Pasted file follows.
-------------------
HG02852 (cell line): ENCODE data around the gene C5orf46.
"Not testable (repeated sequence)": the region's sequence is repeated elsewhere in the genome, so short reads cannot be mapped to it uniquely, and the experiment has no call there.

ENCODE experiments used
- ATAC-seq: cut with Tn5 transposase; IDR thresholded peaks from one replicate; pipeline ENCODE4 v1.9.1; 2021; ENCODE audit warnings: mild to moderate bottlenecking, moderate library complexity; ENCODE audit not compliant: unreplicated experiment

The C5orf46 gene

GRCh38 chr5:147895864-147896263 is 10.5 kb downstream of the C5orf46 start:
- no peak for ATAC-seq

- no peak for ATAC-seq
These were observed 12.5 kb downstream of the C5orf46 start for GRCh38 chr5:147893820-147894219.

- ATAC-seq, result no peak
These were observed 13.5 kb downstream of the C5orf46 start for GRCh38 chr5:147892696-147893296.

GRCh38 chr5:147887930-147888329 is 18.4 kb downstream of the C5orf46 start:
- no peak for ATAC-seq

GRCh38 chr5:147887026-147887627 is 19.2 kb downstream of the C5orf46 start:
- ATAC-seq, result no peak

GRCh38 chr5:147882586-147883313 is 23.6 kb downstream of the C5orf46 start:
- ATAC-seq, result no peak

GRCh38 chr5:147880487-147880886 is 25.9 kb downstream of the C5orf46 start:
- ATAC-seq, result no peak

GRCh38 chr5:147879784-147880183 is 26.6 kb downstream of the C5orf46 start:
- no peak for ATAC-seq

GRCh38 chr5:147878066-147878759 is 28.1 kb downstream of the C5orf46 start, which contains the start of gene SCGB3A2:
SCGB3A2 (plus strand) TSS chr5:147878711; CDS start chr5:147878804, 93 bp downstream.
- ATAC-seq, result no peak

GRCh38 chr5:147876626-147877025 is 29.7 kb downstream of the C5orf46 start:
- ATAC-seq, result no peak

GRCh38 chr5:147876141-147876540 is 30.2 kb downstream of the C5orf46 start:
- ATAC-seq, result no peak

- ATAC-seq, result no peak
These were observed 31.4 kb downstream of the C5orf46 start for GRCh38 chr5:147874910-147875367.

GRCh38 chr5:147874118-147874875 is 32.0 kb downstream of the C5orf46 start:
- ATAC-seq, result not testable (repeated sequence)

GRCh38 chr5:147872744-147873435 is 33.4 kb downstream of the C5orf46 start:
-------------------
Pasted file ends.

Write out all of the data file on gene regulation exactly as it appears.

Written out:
HG02852 (cell line): ENCODE data around the gene C5orf46.
"Not testable (repeated sequence)": the region's sequence is repeated elsewhere in the genome, so short reads cannot be mapped to it uniquely, and the experiment has no call there.

ENCODE experiments used
- ATAC-seq: cut with Tn5 transposase; IDR thresholded peaks from one replicate; pipeline ENCODE4 v1.9.1; 2021; ENCODE audit warnings: mild to moderate bottlenecking, moderate library complexity; ENCODE audit not compliant: unreplicated experiment

The C5orf46 gene

GRCh38 chr5:147895864-147896263 is 10.5 kb downstream of the C5orf46 start:
- no peak for ATAC-seq

- no peak for ATAC-seq
These were observed 12.5 kb downstream of the C5orf46 start for GRCh38 chr5:147893820-147894219.

- ATAC-seq, result no peak
These were observed 13.5 kb downstream of the C5orf46 start for GRCh38 chr5:147892696-147893296.

GRCh38 chr5:147887930-147888329 is 18.4 kb downstream of the C5orf46 start:
- no peak for ATAC-seq

GRCh38 chr5:147887026-147887627 is 19.2 kb downstream of the C5orf46 start:
- ATAC-seq, result no peak

GRCh38 chr5:147882586-147883313 is 23.6 kb downstream of the C5orf46 start:
- ATAC-seq, result no peak

GRCh38 chr5:147880487-147880886 is 25.9 kb downstream of the C5orf46 start:
- ATAC-seq, result no peak

GRCh38 chr5:147879784-147880183 is 26.6 kb downstream of the C5orf46 start:
- no peak for ATAC-seq

GRCh38 chr5:147878066-147878759 is 28.1 kb downstream of the C5orf46 start, which contains the start of gene SCGB3A2:
SCGB3A2 (plus strand) TSS chr5:147878711; CDS start chr5:147878804, 93 bp downstream.
- ATAC-seq, result no peak

GRCh38 chr5:147876626-147877025 is 29.7 kb downstream of the C5orf46 start:
- ATAC-seq, result no peak

GRCh38 chr5:147876141-147876540 is 30.2 kb downstream of the C5orf46 start:
- ATAC-seq, result no peak

- ATAC-seq, result no peak
These were observed 31.4 kb downstream of the C5orf46 start for GRCh38 chr5:147874910-147875367.

GRCh38 chr5:147874118-147874875 is 32.0 kb downstream of the C5orf46 start:
- ATAC-seq, result not testable (repeated sequence)

GRCh38 chr5:147872744-147873435 is 33.4 kb downstream of the C5orf46 start: